The road we took between Bloomingburg and London turned out to be a perfect night riding road.  Straight, smooth and with absolutely no traffic.  Ned’s stomach problems were making it tough for him to take in enough calories and I know how frustrating that can be.  The three of us kicked it back to a nice conversational level and headed for London.  At one point, I had stopped for a nature break and was riding to catch the lights of the other bikes.  I was looking up the road and didn’t notice the dead possum in the middle of the lane until much too late.  I was too tired (and moving too slowly) to do a proper bunny hop (possum hop?) so I basically rolled over the thing.  There was a moment of panic about crashing in the middle of nowhere at 3:00 in the morning but I successfully cleared the thing.

We knew we were late getting into and leaving Washington Courthouse.  But, since we didn’t stay there long and we were riding a bit faster than the 14 mph we’d planned, we weren’t too far off on the schedule.  This was really the only place all day when there was any stress about the pace and the time schedule. The flèche rules required us to be at the 22 hour control at 5:00am.  The plan had us arriving at 4:15 and leaving at 5:45, if we could average 15 from there back to the finish.  We had 2 route options and took the slightly shorter, busier one to get to the control sooner. We arrived at the Waffle House at 4:30; 15 minutes behind schedule but well ahead of the 5:00 requirement.  Knowing that we couldn’t do anything for at least 30 minutes was a great relief.  We all ordered a waffle and bacon and I took a 10-15 minute nap.  Tom had been riding with only one of his headlights for many miles and took the time to try and get the 2nd one working.  He eventually gave up but Ned had an extra one and they switched it to Tom’s bike.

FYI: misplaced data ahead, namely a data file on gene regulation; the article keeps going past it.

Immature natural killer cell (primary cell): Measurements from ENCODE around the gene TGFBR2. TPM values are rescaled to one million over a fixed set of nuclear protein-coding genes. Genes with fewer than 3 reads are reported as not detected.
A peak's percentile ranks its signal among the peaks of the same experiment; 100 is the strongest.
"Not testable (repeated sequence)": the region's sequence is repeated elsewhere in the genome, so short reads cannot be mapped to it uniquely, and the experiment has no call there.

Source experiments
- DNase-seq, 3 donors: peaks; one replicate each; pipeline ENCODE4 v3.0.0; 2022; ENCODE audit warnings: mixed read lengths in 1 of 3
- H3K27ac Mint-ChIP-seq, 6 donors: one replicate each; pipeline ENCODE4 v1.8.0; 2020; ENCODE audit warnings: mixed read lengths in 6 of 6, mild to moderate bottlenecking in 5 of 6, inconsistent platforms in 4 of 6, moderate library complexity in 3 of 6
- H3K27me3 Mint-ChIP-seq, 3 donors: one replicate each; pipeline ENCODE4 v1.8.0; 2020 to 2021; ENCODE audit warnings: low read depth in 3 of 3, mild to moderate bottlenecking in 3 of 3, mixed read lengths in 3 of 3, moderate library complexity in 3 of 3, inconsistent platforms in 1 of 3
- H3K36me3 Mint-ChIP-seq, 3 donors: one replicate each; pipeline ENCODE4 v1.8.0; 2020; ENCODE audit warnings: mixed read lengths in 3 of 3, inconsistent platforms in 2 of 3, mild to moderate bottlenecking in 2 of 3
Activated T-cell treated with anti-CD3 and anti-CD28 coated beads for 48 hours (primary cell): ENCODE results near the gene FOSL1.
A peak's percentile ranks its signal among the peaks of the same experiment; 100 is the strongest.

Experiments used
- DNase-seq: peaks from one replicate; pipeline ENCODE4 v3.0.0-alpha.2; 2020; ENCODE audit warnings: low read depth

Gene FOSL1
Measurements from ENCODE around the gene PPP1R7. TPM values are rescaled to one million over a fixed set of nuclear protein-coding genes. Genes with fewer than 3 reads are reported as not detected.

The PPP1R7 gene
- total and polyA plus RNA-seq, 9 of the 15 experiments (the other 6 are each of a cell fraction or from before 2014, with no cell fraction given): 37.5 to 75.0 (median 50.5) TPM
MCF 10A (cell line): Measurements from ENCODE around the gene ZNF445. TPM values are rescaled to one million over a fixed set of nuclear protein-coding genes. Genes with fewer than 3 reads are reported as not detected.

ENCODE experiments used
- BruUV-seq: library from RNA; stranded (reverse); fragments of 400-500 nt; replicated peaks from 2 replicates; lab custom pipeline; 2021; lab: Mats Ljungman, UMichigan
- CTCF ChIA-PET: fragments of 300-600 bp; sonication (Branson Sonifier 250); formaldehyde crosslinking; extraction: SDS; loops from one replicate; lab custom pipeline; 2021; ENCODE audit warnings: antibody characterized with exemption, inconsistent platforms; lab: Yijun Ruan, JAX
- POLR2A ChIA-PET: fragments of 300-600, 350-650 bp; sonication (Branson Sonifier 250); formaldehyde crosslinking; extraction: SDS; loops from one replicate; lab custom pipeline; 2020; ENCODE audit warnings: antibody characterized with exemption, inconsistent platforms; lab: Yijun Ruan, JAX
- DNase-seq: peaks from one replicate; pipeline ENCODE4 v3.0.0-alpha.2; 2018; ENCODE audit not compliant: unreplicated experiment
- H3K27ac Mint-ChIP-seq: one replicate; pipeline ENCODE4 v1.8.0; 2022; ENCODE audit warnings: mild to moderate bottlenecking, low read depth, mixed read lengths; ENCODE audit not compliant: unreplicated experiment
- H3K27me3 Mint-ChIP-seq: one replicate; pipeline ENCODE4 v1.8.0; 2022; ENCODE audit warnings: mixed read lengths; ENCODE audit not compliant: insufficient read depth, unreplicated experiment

We knew that averaging 15mph might be tough so we rolled out a bit early and had a nice leisurely ride back to Columbus.  After a quick stop for Ned to cover his legs, we rolled back into town, arriving a few blocks from the finish with about 20 minutes to spare.  Wanting to keep up the tradition of the flèche, we pulled into a park and chatted for a few minutes before hitting the finish close to 7:00.